Sunday, January 8, 2012

Objects and memories

When I visited my family last year, I spent several days in a cathartic letter-and-diary-burning frenzy.

I have been thinking about this and about memory in general a lot since I read The Sense of an Ending (I won't divulge more - I try not to include spoilers when talking about books here), and I just dug out this article from my bookmarks (she also has a beautiful blog), which says it better than I could. I wanted to "smoke [people] out of my life", too. I also found it painful to reread those words from years ago and felt it served no purpose to hold on to them and revisit the past or leave them for others to read.

As somebody who loves reading biographies, autobiographies and collections of correspondence, which are easier to write and in the case of the latter only possible if the subject's letters and diaries remain, perhaps I should be in favour of preserving personal writings for posterity*, although I do have mixed feelings about posthumous revelations (especially when no consent was given). The writings and other paraphernalia people leave behind necessarily represent only a tiny portion of the complexity of a life, and the snippets we salvage are often taken out of context and misinterpreted. A false story can be constructed. Of course this is a problem that all biographers face, and words have limitations.

This very space is a kind of diary that anybody can read. But it is written with that in mind and a million miles away from something I wrote for myself or others wrote to me privately.

It was a relief to get rid of all these remnants from the past, even if I have no control over the letters I wrote. Expunging the physical reminders of certain phases in my life does not delete the memories themselves, but I am a big believer in decluttering one's life, and this was a crucial part.

On  my visit this time, however, I didn't get rid of anything, but instead searched for things that I had been thinking of recently, like the beautiful mountain-and-moon necklace in the photo. My late father brought it back from a trip (my sisters also got one each) years ago, and I rarely wore it at the time. It ended up in my jewellery box, occasionally to be looked at.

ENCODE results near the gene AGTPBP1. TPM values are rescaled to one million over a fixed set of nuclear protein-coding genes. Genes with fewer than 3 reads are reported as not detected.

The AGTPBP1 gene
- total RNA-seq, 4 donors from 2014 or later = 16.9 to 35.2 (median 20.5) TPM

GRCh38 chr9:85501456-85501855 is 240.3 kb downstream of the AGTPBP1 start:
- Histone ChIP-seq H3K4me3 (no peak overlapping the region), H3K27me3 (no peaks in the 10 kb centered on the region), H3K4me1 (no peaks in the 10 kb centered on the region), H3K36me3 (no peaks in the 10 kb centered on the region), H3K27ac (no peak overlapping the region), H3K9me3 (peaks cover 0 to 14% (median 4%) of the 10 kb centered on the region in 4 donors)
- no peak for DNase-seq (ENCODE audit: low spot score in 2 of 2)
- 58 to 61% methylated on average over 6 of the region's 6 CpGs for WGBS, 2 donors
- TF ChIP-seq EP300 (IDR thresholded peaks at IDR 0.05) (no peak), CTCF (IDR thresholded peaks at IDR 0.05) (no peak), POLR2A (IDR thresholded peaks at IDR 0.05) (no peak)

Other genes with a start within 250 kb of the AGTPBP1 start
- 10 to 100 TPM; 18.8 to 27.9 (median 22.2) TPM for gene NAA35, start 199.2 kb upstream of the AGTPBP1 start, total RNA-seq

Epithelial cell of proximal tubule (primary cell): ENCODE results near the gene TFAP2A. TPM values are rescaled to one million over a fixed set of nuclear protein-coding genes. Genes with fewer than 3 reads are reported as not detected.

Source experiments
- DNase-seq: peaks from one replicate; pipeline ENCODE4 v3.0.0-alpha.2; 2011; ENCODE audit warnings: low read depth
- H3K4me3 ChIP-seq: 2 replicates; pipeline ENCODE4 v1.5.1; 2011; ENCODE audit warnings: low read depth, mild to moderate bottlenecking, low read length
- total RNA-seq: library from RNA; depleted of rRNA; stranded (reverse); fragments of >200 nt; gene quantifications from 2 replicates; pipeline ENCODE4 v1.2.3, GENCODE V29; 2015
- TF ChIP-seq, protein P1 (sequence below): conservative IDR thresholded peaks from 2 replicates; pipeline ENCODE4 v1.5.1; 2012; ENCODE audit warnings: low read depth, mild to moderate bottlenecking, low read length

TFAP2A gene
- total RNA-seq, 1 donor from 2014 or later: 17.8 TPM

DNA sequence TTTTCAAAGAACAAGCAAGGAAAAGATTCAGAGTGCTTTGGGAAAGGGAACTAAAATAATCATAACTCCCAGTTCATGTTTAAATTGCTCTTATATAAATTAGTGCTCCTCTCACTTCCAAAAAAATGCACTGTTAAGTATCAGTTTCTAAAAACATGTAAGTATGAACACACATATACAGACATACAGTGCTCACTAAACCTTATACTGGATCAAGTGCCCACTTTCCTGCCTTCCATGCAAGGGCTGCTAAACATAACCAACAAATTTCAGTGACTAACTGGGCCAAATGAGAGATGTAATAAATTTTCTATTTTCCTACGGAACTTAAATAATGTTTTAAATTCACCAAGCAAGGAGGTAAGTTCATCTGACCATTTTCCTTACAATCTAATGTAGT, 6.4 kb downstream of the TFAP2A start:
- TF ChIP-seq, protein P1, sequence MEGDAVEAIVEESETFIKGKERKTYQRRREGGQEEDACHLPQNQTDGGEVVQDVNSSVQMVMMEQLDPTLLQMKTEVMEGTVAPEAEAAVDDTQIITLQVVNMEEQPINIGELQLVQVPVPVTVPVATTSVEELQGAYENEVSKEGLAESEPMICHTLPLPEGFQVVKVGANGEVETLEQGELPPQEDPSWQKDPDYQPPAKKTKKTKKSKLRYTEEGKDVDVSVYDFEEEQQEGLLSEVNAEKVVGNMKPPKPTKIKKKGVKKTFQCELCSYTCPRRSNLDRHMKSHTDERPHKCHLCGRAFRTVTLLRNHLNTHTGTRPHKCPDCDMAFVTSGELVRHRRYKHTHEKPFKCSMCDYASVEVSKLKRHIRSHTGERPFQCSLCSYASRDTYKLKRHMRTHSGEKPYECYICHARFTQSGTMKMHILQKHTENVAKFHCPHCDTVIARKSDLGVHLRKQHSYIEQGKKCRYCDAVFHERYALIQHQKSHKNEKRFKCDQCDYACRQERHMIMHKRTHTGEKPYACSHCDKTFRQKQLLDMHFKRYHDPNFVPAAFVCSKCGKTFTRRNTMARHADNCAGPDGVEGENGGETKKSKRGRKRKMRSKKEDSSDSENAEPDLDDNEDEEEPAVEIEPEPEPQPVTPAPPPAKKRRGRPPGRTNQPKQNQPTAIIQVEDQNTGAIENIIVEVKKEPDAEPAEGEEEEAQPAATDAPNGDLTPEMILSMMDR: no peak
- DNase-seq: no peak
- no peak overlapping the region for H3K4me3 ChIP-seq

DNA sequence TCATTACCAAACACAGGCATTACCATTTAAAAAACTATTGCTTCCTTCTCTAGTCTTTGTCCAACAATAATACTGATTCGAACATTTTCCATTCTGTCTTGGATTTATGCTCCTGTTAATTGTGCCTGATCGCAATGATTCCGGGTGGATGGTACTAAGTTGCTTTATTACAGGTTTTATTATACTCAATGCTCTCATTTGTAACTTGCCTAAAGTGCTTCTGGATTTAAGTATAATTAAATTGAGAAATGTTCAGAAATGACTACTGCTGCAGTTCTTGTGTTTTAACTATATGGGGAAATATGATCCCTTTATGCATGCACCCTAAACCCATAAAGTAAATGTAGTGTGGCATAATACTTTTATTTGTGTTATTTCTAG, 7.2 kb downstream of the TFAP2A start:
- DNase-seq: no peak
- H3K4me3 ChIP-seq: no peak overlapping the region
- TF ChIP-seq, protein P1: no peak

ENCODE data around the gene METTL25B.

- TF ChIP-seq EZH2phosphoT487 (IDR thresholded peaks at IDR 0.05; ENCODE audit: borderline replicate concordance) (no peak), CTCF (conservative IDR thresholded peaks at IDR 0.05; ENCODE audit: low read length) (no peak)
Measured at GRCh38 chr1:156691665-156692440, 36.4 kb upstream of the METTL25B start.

A few weeks ago it popped into my mind and I made a note to look for it. When I found it, as well as other pieces that hadn't seen daylight in years, I made a resolution to wear more jewellery, especially the jewellery that was given to me and has meaning beyond its appearance. Although some time ago I decided not to save anything for special occasions and instead use the things I love, it somehow never extended to jewellery. I was too worried about losing it. Seeing my sisters both wear the necklaces my younger sister had commissioned for the three of us almost every day made me reconsider this. One of the quotes I have attached to my mirror is about letting go the things that are taken from you (to which my sister added the words "or replace them" when I ordered a replacement for a scarf I had lost!...). I will be sad if I lose an object precious to me, but this outcome is better than never using the object in the first place.

*Since I don't expect to become famous and my letters and notebooks will hardly be of interest to the wider world, I exclude myself from that. My aunt is compiling a chronicle of our family. If subsequent generations decide to do the same, they may not find much among my belongings.

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